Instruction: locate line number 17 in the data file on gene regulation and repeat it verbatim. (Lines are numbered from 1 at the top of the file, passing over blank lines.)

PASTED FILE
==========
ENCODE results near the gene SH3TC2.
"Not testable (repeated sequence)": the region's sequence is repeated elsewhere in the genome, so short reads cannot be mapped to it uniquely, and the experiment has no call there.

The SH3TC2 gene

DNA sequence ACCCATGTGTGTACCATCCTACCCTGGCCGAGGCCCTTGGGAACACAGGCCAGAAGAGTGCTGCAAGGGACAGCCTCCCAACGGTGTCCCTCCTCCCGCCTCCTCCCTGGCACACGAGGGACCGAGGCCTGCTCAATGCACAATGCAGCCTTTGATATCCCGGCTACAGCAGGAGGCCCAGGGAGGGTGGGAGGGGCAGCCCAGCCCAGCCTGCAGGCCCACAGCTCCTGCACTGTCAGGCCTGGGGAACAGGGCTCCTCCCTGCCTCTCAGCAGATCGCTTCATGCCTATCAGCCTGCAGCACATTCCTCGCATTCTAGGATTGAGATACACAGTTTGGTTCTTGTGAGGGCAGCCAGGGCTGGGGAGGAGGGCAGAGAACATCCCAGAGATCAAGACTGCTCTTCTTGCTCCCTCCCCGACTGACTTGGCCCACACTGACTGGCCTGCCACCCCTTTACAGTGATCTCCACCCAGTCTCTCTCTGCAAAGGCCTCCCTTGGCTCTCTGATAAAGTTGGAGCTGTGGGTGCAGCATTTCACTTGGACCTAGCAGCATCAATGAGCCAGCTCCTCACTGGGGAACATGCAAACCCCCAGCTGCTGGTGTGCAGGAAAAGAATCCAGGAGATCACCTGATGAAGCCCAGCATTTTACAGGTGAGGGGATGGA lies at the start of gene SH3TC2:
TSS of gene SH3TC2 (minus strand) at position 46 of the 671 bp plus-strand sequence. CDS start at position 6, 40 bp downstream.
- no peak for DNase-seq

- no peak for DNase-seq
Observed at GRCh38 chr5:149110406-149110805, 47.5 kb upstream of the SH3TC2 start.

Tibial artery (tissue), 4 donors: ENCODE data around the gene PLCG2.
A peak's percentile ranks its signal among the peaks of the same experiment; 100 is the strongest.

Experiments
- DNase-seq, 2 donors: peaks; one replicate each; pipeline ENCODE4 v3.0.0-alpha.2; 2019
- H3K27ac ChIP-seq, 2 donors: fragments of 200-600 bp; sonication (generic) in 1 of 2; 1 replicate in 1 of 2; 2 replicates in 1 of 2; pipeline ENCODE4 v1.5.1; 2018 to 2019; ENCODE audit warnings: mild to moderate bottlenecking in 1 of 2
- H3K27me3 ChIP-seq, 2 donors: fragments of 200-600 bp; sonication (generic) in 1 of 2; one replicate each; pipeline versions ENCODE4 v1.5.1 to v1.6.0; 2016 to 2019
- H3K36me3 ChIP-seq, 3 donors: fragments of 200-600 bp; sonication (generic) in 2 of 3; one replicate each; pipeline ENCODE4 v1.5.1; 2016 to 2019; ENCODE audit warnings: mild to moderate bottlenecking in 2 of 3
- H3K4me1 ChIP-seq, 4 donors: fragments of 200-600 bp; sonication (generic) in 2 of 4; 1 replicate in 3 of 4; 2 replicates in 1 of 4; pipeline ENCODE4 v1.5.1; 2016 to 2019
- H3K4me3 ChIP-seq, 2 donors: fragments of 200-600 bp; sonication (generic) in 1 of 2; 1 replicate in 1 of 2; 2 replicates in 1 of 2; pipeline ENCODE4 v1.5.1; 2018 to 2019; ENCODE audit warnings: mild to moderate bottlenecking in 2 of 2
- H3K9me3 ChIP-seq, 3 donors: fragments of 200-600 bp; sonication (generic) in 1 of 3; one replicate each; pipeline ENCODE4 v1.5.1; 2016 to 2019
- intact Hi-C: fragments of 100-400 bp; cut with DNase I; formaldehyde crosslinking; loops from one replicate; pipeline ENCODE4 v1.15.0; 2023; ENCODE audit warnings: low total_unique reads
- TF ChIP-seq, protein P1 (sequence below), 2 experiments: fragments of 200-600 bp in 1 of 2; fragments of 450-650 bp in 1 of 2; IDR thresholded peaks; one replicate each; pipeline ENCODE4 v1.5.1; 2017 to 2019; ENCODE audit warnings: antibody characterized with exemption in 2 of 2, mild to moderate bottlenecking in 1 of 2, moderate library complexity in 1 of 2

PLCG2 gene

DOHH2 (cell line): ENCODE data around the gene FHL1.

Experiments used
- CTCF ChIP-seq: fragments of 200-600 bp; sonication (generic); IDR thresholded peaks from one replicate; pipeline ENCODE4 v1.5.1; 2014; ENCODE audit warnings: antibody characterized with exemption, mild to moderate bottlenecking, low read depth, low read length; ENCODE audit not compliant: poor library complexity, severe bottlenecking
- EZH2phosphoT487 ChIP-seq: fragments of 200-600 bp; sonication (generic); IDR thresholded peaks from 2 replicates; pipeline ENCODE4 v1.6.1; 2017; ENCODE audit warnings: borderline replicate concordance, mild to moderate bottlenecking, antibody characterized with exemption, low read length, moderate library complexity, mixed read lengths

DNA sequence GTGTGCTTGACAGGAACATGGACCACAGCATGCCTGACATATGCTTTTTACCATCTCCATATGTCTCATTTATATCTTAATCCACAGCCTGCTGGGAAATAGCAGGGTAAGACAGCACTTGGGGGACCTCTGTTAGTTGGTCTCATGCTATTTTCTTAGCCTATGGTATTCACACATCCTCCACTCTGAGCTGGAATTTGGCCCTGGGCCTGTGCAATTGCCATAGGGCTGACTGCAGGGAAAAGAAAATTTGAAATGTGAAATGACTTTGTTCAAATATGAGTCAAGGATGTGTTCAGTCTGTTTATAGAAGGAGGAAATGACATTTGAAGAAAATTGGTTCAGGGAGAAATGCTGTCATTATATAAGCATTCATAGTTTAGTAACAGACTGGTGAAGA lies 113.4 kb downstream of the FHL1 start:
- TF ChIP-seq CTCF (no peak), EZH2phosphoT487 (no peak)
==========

- H3K4me3 ChIP-seq, 2 donors: fragments of 200-600 bp; sonication (generic) in 1 of 2; 1 replicate in 1 of 2; 2 replicates in 1 of 2; pipeline ENCODE4 v1.5.1; 2018 to 2019; ENCODE audit warnings: mild to moderate bottlenecking in 2 of 2